The job market was great in 2015, especially in the tech scene. According to a study from CareerBuilder, we experienced a significant compensation growth this year. Eighty-two percent of employers said that they were planning to raise salaries for existing employees and 64 percent of employers offered higher starting salaries. Many of my friends received solicitations from recruiters on a regular basis, touting sign-on bonuses, profit sharing and many other financial and non-financial perks. It was a great time to be a qualified job seeker.

I have never viewed recruiting as a form of storytelling. Perhaps it’s because recruiting is a function of Human Resources and not Marketing; it’s unfortunate that those two departments don’t collaborate nearly enough. In fact, this landed in my LinkedIn Inbox just the other day:

Recruiting Inmail

It’s obvious this is a generic message sent to an email group. The company that sent this to me is one of the largest airline operators in the world. Sometimes companies rely too heavily on brand recognition and not enough on personal connection.

A Compelling Story is Missing From the Recruiting Frenzy in Real Estate

Due to the national real estate market performing so well, it is also seeing a significant increase in new real estate agent candidates. According to the 2015 CoreLogic Home Price Index, home prices increased by 5.7 percent on a year-to-year basis in January—the 35th consecutive month with an annual rise in sales prices. As a Dallas resident, every tenured instructor in my pre-licensing courses repeated this statement: 2015 was the best market they’ve experienced in their entire career.

So many of my peers quit their W2 jobs because they were burned out and wanted to be business owners. You’d think that in front of such a pool of impressionable candidates, real estate brokerages would do a better job recruiting. Instead, so many of them led with statistics: the number of national offices they have, how they’re the official sponsor of the Dallas Cowboys, or how they have over 10,000 agents around the country. Why would any of those characteristics make a qualified candidate want to sign with them?

“Unlike other nation-wide brokerages, we are very verticalized in our scope, which helps us narrow in on our story,” explains the founder of Plano-based Moonlight Agents, a brokerage dedicated to corporate moonlighters.

Understanding who their target agents are was essential to building a strong messaging framework for Moonlight Agents, which has grown to include real estate agents who are currently employed as software developers, engineers and corporate strategists for Fortune 500 companies.

“Our message to potential new real estate agents is all about empathy. Not everyone has the desire to have a side gig to their W2 job, but if they do they want to know that there is a business model in place to enable their success. We’ve structured our training, commission plan and communication process around the lifestyle of a moonlighter. There is definitely an art to understanding the persona of a part-time agent and we feel like we do that very well.”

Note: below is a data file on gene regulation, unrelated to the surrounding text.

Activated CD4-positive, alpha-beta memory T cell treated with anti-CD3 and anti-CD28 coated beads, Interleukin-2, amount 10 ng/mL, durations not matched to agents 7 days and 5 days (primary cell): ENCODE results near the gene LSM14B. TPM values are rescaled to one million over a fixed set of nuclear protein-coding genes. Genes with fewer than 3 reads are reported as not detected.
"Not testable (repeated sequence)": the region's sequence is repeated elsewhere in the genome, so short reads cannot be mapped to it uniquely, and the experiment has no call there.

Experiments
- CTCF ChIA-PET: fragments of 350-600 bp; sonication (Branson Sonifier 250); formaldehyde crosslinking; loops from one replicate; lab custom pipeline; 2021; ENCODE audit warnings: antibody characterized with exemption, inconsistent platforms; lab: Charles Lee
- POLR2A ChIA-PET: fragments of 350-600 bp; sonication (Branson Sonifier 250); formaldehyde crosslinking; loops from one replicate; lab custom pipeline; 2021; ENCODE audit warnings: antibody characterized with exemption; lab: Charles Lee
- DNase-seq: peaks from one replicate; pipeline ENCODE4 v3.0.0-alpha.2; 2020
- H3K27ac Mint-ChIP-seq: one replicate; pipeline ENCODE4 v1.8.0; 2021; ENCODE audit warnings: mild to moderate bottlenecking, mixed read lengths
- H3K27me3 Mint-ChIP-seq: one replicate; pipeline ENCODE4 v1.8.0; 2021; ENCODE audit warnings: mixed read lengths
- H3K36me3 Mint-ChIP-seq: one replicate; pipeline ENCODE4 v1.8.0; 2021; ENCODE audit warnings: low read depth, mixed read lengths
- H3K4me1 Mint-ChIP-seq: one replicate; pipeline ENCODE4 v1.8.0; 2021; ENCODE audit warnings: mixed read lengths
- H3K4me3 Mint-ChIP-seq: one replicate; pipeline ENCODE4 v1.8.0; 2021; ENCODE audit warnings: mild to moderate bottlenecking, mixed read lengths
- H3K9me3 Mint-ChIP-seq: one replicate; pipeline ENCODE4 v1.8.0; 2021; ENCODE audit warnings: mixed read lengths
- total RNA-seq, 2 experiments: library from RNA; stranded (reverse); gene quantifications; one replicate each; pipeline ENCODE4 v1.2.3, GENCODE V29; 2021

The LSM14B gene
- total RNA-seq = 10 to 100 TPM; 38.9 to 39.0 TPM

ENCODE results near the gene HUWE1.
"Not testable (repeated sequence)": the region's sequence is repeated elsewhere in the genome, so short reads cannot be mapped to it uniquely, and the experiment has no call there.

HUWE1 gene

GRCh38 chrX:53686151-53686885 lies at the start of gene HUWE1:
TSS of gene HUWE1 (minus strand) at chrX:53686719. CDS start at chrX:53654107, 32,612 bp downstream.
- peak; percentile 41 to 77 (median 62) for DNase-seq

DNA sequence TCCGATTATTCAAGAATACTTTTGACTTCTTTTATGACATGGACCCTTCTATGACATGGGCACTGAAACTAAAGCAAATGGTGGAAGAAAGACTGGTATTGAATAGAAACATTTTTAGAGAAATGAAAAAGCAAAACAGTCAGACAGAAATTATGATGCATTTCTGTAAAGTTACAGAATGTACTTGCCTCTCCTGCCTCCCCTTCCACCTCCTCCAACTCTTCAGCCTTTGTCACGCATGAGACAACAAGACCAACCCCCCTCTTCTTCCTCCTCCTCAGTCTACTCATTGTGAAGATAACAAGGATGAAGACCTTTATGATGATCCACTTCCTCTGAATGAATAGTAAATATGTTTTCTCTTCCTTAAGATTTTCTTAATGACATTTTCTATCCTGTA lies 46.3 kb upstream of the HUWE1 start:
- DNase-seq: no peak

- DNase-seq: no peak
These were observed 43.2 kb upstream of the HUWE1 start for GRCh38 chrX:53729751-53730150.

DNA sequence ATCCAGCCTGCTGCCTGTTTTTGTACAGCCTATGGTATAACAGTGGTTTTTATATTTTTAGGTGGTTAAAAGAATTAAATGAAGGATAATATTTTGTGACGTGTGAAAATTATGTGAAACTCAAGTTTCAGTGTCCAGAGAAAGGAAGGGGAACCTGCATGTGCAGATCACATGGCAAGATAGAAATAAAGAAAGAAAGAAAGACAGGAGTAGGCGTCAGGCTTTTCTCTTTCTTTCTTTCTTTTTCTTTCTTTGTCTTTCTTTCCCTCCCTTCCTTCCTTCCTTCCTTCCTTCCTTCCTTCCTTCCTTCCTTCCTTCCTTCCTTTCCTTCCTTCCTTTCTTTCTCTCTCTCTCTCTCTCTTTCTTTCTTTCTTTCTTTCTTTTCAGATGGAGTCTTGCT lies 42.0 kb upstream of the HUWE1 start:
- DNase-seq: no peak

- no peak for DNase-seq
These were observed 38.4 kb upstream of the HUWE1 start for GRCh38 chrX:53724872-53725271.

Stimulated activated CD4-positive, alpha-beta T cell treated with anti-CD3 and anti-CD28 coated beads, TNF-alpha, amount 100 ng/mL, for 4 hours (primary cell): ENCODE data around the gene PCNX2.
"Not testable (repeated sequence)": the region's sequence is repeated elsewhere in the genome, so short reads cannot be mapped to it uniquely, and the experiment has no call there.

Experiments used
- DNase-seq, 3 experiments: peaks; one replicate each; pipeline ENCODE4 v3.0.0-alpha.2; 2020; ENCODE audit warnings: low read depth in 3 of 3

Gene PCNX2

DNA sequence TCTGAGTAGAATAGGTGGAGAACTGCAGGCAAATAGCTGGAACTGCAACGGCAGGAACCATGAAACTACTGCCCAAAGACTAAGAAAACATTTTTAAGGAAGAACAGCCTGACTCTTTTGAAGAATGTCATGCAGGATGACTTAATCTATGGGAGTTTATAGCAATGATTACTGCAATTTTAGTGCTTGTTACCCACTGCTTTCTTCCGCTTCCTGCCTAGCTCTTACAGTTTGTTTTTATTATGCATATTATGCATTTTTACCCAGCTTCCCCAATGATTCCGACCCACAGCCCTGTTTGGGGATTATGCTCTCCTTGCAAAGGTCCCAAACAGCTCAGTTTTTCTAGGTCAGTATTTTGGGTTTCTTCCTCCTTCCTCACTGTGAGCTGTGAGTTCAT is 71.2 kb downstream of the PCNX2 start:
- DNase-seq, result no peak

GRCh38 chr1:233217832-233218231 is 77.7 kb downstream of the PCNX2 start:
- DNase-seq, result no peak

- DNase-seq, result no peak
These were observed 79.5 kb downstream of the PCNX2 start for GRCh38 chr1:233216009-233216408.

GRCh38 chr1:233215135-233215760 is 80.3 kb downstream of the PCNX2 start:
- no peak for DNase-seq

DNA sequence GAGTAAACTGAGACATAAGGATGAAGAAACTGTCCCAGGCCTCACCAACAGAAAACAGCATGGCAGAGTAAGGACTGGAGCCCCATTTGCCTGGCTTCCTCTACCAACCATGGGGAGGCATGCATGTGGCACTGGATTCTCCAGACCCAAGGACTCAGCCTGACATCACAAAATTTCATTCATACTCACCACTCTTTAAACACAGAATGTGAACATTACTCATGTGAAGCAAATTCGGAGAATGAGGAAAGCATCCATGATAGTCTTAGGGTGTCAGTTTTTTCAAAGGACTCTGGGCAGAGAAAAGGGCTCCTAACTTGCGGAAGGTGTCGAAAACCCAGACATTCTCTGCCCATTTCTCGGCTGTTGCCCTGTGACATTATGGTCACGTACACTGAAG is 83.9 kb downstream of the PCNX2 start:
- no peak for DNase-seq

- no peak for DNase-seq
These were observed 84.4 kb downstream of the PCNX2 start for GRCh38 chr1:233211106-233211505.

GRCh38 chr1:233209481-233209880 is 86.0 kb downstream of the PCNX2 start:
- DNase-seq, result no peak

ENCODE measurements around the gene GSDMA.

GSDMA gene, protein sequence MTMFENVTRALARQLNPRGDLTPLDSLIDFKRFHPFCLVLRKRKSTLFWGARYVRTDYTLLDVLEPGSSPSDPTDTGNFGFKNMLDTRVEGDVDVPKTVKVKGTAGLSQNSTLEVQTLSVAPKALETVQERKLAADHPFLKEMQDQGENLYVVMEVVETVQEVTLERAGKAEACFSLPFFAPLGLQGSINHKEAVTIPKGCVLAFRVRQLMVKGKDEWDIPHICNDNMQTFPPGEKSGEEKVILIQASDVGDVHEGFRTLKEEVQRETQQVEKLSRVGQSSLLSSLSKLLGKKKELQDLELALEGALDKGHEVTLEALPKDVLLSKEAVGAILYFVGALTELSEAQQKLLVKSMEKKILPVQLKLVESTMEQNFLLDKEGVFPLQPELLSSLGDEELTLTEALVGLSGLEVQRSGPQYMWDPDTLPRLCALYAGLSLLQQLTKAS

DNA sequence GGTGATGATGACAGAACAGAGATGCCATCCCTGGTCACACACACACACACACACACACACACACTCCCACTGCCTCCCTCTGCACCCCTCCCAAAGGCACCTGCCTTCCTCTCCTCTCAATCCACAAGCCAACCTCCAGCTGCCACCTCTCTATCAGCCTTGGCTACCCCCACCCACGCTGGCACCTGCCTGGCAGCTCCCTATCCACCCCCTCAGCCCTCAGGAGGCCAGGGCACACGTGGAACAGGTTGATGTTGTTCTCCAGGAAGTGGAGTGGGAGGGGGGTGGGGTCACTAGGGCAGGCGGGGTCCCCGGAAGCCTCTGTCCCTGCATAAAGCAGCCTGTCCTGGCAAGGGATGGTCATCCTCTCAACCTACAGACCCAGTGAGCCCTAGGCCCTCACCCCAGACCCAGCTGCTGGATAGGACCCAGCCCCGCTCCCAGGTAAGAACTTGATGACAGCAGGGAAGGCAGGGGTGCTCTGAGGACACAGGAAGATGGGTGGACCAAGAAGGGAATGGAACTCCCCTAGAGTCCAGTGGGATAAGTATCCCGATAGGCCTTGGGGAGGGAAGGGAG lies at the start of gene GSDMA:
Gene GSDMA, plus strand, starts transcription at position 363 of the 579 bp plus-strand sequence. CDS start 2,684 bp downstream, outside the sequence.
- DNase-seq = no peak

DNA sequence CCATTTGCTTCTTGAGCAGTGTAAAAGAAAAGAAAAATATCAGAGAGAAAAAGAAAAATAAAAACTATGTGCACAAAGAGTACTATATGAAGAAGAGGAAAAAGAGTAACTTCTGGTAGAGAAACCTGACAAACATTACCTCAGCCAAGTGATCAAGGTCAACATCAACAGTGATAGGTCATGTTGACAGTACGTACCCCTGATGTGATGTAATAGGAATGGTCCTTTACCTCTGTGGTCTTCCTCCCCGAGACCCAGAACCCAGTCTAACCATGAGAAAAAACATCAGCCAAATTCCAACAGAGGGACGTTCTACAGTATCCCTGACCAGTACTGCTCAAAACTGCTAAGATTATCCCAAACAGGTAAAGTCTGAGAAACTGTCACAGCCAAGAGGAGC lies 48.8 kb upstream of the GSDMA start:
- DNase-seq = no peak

The number one thing I tell clients is: Don’t try to be everything to everyone. While many businesses understand that fundamental, few actually execute it well in their messaging and positioning.

Forming a Candidate-Driven Mindset in IT Recruiting

Candidates often chose employers not because of a higher salary base, but because the company “just didn’t get me.” In effort to better match candidates and employers, Zigatta provides value to their clients by educating them to adapt their pitch (i.e. job description and/or job offer) to the candidate’s profile.

For example, if a hospital wants to build a high-caliber IT team, Zigatta helps them understand how to position themselves to attract those types of candidates and compares that to similar offerings at, for example, a tech start-up. Contrary to what many would believe, not every techie wants to work for an agile tech company in growth mode. For many candidates, the job description often isn’t as alluring as the culture of the company, and that is where positioning is critical.

“We don’t fill butts in seats; we employ a white-glove service where we spend days with prospective candidates, qualifying them to ensure they’re a good cultural fit for the employer. It’s a very high-touch process, one where we work extremely hard to develop that meaningful connection with the candidate because we know they have choices,” explains L’Erin Hampton, Partner of this Frisco-based staffing consultancy.

Everyone Is a Recruiter in Some Way

To conclude, here are some of the key points I hope you’ll take away:

  • Marketing and human resources departments should form a stronger partnership to build a messaging framework for new hires. For the most part, companies invest in learning how to speak to paying customers, but not so much to potential employees.
  • Seek to understand who the candidates are and what is important to them, a similar process to building a buyer persona
  • Even though you may not have the title of “Recruiter” you’re still recruiting for something. If you’re a real estate agent, you’re constantly thinking about building your referral base. If you’re a W2 employee, you may also be thinking about referrals to expand the team (and to collect that referral bonus).

As stated earlier, 2015 was a great year to be a job candidate. If you were one, then perhaps you received a few good offers that were poorly positioned. If you were a recruiter, then you also probably learned that the traditional approach may not have worked as well as it did in the past.

Either way, the point is that storytelling is alive and well—both inside and out of the marketing department—and the name of the game is the same as it has been: know your target audience, know them well, and talk to them in a context that resonates.